Adventures in Budapest: The House of Terror Museum

Even before you set foot in the House of Terror Museum (or Terror Haza muzeum in Hungarian language fans!) you can

The House of Terror

tell exactly what’s in store before you set foot in the door. Even the building makes no attempt to sugar coat or gloss over  it’s gruesome history. Terror is quite literally part of the building, casting a dark shadow across the pavement. This building, at Andrassy ut 60, was the HQ of the Hungarian Nazis – The Arrow Cross Party- in 1944 and between 1945-1956 it was home to Communist terror organisations the AVO and then the AVH.

The booklet, in case we didn’t quite get the message, informs us that “It was truly a house of terror.”

The interior of the museum is uber-stylised; lots of red and black. The vibrant colours remind the visitors exactly who is responsible for the atrocities that occurred here. However, at times the slick styling makes it hard to follow who did what, was it the Arrow Cross Party or the Communists? The pounding soundtrack that should, in theory, create a sense of unease and tension sometimes distracted from the important stories the museum is trying to tell.

At one point though, the soundtrack changes from a Jaws-esque theme to a running river and a splash. Chillingly bringing to mind the persecution of the Jews, some of whom were forced into the freezing Danube. It’s a shame that the noise from the previous gallery overpowered this subtle sound.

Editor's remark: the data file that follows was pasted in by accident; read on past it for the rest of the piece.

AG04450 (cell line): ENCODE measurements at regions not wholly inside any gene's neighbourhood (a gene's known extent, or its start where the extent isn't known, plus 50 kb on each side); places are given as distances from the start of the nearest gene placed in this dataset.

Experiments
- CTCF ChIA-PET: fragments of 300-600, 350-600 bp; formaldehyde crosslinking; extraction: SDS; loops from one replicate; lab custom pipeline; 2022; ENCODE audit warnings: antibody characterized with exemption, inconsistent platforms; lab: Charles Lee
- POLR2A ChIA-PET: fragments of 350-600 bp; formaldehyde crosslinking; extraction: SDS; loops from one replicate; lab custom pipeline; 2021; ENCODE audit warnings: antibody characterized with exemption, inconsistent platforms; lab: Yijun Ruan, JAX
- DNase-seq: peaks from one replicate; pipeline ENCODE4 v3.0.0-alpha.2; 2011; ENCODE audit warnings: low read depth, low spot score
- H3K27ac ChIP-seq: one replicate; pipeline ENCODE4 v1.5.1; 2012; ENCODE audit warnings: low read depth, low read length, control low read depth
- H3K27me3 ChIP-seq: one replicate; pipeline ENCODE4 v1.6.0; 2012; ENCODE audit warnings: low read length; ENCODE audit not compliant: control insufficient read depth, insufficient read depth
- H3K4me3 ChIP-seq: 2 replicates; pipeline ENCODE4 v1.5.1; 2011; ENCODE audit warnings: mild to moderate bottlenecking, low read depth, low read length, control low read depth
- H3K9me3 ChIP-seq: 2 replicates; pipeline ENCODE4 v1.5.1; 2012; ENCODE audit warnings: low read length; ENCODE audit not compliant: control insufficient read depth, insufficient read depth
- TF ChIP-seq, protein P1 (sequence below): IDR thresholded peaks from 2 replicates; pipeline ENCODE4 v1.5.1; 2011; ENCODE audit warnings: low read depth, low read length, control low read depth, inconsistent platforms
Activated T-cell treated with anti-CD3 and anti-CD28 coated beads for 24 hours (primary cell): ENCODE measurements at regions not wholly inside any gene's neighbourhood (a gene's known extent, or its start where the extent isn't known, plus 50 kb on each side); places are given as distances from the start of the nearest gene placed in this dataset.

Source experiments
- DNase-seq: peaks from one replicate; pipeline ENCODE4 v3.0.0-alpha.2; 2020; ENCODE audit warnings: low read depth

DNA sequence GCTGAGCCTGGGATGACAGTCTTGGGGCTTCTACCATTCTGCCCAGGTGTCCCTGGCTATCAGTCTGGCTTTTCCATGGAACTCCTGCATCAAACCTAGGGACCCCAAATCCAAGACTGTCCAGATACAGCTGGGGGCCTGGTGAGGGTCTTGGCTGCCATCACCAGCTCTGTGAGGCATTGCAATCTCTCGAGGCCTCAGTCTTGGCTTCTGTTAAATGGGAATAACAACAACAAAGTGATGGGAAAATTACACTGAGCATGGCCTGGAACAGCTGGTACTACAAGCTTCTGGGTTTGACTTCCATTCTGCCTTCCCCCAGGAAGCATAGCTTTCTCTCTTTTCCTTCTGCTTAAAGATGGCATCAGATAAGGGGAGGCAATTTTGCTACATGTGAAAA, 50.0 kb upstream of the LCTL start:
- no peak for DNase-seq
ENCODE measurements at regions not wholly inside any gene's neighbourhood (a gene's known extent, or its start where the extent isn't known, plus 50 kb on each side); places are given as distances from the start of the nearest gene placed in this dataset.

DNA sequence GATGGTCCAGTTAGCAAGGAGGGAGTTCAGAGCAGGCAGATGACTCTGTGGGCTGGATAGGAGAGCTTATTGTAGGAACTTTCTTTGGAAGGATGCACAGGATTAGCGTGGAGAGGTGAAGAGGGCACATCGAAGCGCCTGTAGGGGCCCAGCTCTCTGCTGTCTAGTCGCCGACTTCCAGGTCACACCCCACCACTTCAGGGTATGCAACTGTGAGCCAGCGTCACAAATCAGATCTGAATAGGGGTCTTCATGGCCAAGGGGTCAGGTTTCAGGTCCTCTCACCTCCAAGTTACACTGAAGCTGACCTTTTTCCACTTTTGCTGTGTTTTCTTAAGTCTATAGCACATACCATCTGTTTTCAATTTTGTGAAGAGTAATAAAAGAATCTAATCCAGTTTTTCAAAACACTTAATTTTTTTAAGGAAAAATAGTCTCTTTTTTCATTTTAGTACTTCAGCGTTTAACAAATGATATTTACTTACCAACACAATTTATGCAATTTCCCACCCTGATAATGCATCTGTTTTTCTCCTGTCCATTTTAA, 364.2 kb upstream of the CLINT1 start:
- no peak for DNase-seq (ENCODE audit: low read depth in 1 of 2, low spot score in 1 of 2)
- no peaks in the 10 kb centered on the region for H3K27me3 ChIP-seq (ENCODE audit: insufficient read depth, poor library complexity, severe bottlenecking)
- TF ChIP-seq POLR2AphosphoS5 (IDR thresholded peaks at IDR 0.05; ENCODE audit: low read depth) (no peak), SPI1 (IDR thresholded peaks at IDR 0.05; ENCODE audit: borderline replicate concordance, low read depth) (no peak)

When the stories were given a chance to break through the slickness, they are truly heart rending. As I was exploring the museum, I noticed a girl who was moved to tears by what she read.

By this point though, I was nearing the end of my tour of the House of Terror. The worst was yet to come. By this point I had become accustomed to over-production. By this point, I was completely unprepared.

The final part really hammers home why this is a House of Terror, and it does it without any of the design features of the earlier galleries. With bare bulbs and reconstructed, windowless cells are harrowing enough, but there is worse. I won’t write about it here. Even the smiling staff pictures of the Victimisers – the people who worked in the House – weren’t as bad as what was at the end of the corridor.

Entrance: 2000 Ft, or 1000Ft if you’re under 26. 



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